“I don’t want to give up my US citizenship.” There’s no need to. Anyway, if you have a lot of deferred income and untaxed gains, it can be punitive to do so; the US government wants to keep you as a milk cow. But then, you may cotton to the idea of living free of any taxing government, while having the travel documents offered by several. And you may want to save your children from becoming cannon fodder or indentured servants, should the US reinstitute the draft or start a program of “national service” – which is not unlikely.
But these arguments are unimportant. The real problem is one of psychology. In that regard, I like to point to my old friend Paul Terhorst, who 30 years ago was the youngest partner at a national accounting firm. He and his wife, Vicki, decided that “keeping up with the Joneses” for the rest of their lives just wasn’t for them. They sold everything – cars, house, clothes, artwork, the works – and decided to live around the world. Paul then had the time to read books, play chess, and generally enjoy himself. He wrote about it in Cashing In on the American Dream: How to Retire at 35. As a bonus, the advantages of not being a tax resident anywhere and having time to scope out proper investments has put Paul way ahead in the money game. He typically spends about half his year in Argentina; we usually have lunch every week when in residence.
I could go on. But perhaps it’s pointless to offer rational counters to irrational fears and preconceptions. As Gibbon noted with his signature brand of irony, “The power of instruction is seldom of much efficacy, except in those happy dispositions where it is almost superfluous.”
Let me say again, time is getting short. And the reasons for looking abroad are changing.
In the past, the best argument for expatriation was an automatic increase in one’s standard of living. In the ’50s and ’60s, a book called Europe on $5 a Day accurately reflected all-in costs for a tourist. In those days a middle-class American could live like a king in Europe; but those days are long gone. Now it’s the rare American who can afford to visit Europe except on a cheesy package tour. That situation may actually improve soon, if only because the standard of living in Europe is likely to fall even faster than in the US. But the improvement will be temporary. One thing you can plan your life around is that, for the average American, foreign travel is going to become much more expensive in the next few years as the dollar loses value at an accelerating rate.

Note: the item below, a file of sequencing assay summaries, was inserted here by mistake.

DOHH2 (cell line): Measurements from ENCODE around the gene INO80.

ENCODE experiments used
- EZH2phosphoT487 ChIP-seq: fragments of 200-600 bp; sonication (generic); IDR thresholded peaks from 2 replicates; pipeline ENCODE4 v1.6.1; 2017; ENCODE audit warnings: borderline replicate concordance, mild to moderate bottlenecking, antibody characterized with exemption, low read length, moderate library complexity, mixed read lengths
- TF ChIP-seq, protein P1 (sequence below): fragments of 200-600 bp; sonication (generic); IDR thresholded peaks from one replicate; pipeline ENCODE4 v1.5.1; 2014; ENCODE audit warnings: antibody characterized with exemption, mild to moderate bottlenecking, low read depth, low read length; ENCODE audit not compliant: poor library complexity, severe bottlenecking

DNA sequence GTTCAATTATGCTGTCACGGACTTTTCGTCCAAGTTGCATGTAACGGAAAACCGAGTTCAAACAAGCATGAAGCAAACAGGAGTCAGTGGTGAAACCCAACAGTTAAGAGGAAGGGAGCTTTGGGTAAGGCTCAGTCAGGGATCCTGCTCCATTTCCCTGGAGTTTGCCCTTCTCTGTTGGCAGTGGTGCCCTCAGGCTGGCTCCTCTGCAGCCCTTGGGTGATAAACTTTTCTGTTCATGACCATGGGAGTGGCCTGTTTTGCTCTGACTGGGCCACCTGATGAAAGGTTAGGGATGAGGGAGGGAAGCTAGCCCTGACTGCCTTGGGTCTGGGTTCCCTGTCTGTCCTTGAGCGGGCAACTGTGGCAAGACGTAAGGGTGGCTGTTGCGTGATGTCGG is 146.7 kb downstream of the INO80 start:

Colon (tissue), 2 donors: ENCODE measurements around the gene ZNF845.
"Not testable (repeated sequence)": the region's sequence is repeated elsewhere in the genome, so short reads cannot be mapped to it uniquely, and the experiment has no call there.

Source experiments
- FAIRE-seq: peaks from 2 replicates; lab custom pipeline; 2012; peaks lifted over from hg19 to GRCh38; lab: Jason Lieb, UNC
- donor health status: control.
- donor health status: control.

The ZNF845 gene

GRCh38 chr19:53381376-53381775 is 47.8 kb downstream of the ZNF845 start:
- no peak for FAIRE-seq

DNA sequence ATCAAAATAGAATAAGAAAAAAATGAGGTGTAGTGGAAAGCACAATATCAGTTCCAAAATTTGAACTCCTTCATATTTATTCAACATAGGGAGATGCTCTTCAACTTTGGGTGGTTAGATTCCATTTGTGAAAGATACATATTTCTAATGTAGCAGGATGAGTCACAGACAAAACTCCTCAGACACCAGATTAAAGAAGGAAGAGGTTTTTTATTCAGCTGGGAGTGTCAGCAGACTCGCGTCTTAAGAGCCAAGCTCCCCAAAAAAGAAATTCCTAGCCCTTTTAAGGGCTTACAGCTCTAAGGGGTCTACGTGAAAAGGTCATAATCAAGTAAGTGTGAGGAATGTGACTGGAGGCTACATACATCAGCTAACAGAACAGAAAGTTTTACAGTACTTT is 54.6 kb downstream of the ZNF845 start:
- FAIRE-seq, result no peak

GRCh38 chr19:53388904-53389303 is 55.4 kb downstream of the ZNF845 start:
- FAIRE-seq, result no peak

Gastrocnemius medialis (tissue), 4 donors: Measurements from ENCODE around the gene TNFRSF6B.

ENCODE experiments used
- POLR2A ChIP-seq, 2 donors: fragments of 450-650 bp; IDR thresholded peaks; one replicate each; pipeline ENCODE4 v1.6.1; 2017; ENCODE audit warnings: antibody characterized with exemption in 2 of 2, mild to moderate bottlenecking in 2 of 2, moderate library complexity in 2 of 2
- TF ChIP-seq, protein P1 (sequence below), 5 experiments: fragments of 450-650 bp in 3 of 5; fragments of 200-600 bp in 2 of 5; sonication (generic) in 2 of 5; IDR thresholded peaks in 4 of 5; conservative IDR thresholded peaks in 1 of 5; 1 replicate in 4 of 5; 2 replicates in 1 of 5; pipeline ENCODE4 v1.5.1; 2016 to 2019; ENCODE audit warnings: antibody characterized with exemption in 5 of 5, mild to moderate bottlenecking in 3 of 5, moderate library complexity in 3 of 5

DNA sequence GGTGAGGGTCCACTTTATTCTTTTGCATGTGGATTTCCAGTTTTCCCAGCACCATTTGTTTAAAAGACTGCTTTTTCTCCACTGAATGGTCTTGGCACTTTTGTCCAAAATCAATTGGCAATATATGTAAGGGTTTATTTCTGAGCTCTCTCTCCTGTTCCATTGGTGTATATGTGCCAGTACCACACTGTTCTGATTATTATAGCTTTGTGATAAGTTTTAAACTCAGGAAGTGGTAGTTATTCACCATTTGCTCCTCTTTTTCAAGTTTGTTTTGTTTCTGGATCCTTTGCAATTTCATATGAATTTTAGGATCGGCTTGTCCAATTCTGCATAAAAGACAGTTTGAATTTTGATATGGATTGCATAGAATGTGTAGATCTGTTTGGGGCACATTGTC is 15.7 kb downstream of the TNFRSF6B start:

Affordability is going to be a real problem for Americans, who’ve long been used to being the world’s “rich guys.” But an even bigger problem will be presented by foreign exchange controls of some nature, which the government will impose in its efforts to “do something.” FX controls – perhaps in the form of taxes on money that goes abroad, perhaps restrictions on amounts and reasons, perhaps the requirement of official approval, perhaps all of these things – are a natural progression during the next stage of the crisis. After all, only rich people can afford to send money abroad, and only the unpatriotic would think of doing so.
I would like to reemphasize that it’s pure foolishness to have your loyalties dictated by the lines on a map or the dictates of some ruler. The nation-state itself is on its way out. The world will increasingly be aligned with what we call phyles, groups of people who consider themselves countrymen based on their interests and values, not on which government’s ID they share. I believe the sooner you start thinking that way, the freer, the richer, and the more secure you will become.
The most important first step is to get out of the danger zone. Let’s list the steps, in order of importance.
Where to go? The personal conclusion I came to was Argentina (followed by Uruguay), where I spend a good part of my year, and even more when my house at La Estancia de Cafayate is completed.
In general, I would suggest you look most seriously at countries whose governments aren’t overly cozy with the US and whose people maintain an inbred suspicion of the police, the military, and the fiscal authorities. These criteria tilt the scales against past favorites like Australia, New Zealand, Canada, and the UK.
And one more piece of sage advice: stop thinking like your neighbors, which is to say stop thinking and acting like a serf. Most people – although they can be perfectly affable and even seem sensible – have the attitudes of medieval peasants that objected to going further than a day’s round-trip from their hut, for fear the stories of dragons that live over the hill might be true. We covered the modern versions of that objection a bit earlier.
I’m not saying that you’ll make your fortune and find happiness by venturing out. But you’ll greatly increase your odds of doing so, greatly increase your security, and, I suspect, have a much more interesting time.
Let me end by reminding you what Rick Blaine, Bogart’s character in Casablanca, had to say in only a slightly different context. Appropriately, Rick was an early but also an archetypical international man. Let’s just imagine he’s talking about what will happen if you don’t effectively internationalize yourself, now. He said: “You may not regret it now, but you’ll regret it soon. And for the rest of your life.”
Doug Caseyfor The Daily Reckoning